Vargas vs. Vargas -Hola Archives


While most people watch presidential candidates debate on television, for Henry Vargas and his daughter Rita Vargas,
both from Davenport, the debate can take place around his dinning room table without any of the candidates.   You see, Henry – a founding member of Davenport’s LULAC Council 10 – is a Barack Obama supporter and his daughter, elected Scott County Recorder, Rita Vargas is a big Hillary Clinton backer.  Both have been very involved in politics for years.  

Not only are they trying to get others in their community to support their picks, but they are also trying to get the rest of the family to pick their one over the other.

“When you tell them who to vote for you lose them.  So I drop hints,” Henry Vargas said with a laugh.


While they are rooting for different candidates they say they are not necessarily at odds with each other, they say it’s because there are plenty of good choices this year.

“Our country cannot afford to lose this election.  We cannot afford to have a continuation of George Bush policies,” Rita Vargas said.

A deciding factor for Mr. Vargas is Senator Obama’s stance on the war in Iraq and the benefits he has supported for veterans, simply because his grandson was recruited by the Air Force.  “I just hope that he stays in a safe area,” Mr. Vargas said, adding that 128,000 Latino servicemen and women have been deployed to Afghanistan and Iraq since 2001 and that as of March 24, 2007 there have been 347 Latin-American troops that have died and more than 1,500 that have been wounded in Iraq.  He reads this numbers from an Obama release that he has in front of him.


He says that besides the injuries and death, previous wars have caused mental anguish on our returning troops and he sees it repeating itself.“I never was in the service but I do recall the 2nd World War when servicemen came back, they kind of hid it [psychological trauma], they called it ‘battle fatigue’ or whatever it was, but it was probably the same thing, and it got worse in Korea, and even worse in Vietnam and now its repeating itself again, or its getting worse,” he said.

“What is this country doing to offer these veterans?” Rita Vargas asks.  She agrees with her father about the need for better benefits for veterans, but she believes that Senator Clinton’s health care plan can help many more in America, including many of those veterans.  She also believes that Clinton will be ready from the first day since she has been in the White House and served two terms as Senator.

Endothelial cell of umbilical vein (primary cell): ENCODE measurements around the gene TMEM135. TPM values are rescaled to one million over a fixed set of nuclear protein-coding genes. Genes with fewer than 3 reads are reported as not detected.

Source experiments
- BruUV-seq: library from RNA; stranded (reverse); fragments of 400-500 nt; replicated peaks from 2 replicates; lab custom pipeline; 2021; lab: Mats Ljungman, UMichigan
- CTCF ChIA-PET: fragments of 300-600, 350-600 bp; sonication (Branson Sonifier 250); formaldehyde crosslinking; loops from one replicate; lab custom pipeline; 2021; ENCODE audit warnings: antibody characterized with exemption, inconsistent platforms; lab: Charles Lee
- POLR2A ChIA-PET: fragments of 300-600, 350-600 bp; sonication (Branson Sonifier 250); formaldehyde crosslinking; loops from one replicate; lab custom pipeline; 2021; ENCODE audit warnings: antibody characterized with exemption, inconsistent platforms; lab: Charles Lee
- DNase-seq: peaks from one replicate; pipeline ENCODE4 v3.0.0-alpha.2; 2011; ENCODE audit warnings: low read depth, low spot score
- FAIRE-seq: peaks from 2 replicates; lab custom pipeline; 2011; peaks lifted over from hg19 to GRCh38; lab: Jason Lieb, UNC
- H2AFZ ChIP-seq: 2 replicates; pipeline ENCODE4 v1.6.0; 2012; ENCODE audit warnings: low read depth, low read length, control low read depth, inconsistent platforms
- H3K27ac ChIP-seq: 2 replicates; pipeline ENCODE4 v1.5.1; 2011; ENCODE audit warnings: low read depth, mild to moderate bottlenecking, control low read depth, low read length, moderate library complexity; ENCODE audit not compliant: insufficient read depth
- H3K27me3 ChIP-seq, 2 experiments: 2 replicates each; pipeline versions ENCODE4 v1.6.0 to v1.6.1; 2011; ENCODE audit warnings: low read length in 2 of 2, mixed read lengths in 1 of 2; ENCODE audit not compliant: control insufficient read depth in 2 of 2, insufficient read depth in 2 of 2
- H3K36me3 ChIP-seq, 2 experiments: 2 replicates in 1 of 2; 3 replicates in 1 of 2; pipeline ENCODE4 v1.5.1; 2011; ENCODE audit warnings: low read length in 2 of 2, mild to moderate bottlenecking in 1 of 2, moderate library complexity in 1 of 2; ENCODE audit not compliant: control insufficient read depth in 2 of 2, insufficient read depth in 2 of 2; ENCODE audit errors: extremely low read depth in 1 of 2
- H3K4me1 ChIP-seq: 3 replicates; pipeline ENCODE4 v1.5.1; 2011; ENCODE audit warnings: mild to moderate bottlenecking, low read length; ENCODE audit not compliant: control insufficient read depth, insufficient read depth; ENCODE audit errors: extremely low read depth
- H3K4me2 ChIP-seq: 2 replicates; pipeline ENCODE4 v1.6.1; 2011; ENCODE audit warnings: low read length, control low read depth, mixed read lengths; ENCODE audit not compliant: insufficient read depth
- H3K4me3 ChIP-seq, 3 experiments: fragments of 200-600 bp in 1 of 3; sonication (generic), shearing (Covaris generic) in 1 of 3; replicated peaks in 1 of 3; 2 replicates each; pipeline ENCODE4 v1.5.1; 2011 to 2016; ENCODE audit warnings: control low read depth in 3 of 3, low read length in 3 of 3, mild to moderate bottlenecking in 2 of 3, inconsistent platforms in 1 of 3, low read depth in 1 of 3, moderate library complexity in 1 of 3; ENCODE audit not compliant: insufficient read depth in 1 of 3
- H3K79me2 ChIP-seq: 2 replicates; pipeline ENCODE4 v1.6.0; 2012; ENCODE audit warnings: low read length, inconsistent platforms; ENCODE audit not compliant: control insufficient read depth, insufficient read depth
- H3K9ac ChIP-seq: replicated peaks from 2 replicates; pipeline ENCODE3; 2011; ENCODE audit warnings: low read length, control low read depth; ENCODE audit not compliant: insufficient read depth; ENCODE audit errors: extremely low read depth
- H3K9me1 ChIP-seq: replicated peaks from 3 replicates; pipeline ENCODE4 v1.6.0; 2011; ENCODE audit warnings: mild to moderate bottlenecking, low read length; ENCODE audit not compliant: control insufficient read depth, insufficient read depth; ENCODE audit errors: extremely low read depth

“She knows who the key players are; I think she is going to know how to get things done,” Rita Vargas said. 

As an elected official and Hillary supporter she has done some speaking engagements on Senator Clinton’s behalf alongside Iowa Representative Cindy Winkler.  She says that she is happy that not only do they ask for her guidance as a Hispanic but they care about what issues are important to her as a woman.   This resonates with her because some people are proud of her being a Hispanic in an elected office in Scott County, but rarely ever mention the fact that she is the first female elected Scott County Recorder.


Rita credits her father for getting her politically involved.  It was a way for them to spend time together when she was a kid, but they didn’t discuss politics while fishing or flying kites, they organized demonstrations, rallies and boycotts in Davenport during the Civil Rights movement of the 60s.  Henry also organized boycotts of grapes outside of local grocery stores, on his dining room wall hangs a framed autographed poster of labor and civil rights activist Cesar Chavez, whom Henry met through his involvement with labor unions. Henry got involved politically when his older brother Jesse Vargas founded labor unions for foundries in Bettendorf in the 40s and 50s.

“That’s when we learned how to deal with issues and speak up at the city council meetings, at the school boards, because the union, they kind of trained us on how to handle negotiations,” Henry Vargas said, adding that back then the two of them controlled the Scott County Young Democrats with his brother as president and himself as vice-president.  

That is why today when the campaigns managers need help winning the coveted Iowa caucus, they turn to the Vargas family.  Rita says that even though they are sought out by these people, that they are not special and that any Hispanic wanting to help with a candidate’s campaign just needs to show up in their offices and ask how they can help. 

“I’m going for Richardson!,” yells Henry’s wife from the other room; a sign that the two still have a long way to go getting people to choose their picks.


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